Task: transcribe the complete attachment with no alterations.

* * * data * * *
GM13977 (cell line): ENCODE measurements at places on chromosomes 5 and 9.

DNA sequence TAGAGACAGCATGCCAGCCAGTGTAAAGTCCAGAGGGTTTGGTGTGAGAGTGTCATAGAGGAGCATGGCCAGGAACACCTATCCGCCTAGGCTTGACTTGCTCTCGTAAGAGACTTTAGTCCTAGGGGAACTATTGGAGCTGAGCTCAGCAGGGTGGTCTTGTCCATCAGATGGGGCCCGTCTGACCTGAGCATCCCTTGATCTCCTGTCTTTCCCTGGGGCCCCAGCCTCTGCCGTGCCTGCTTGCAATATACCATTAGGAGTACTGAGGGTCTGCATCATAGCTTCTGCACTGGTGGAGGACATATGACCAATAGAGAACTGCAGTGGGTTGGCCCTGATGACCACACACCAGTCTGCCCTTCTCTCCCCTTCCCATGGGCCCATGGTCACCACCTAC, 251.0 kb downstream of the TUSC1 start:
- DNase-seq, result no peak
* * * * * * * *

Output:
GM13977 (cell line): ENCODE measurements at places on chromosomes 5 and 9.

DNA sequence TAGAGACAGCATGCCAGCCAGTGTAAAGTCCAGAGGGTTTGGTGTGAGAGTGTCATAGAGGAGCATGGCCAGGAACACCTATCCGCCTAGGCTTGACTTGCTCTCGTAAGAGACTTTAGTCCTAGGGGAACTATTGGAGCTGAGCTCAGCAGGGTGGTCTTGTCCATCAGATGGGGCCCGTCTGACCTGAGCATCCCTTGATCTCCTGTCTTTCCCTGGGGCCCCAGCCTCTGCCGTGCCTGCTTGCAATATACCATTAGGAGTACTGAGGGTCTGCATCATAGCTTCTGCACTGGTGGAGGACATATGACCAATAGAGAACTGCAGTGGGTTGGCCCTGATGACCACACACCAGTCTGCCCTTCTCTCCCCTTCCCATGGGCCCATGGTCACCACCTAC, 251.0 kb downstream of the TUSC1 start:
- DNase-seq, result no peak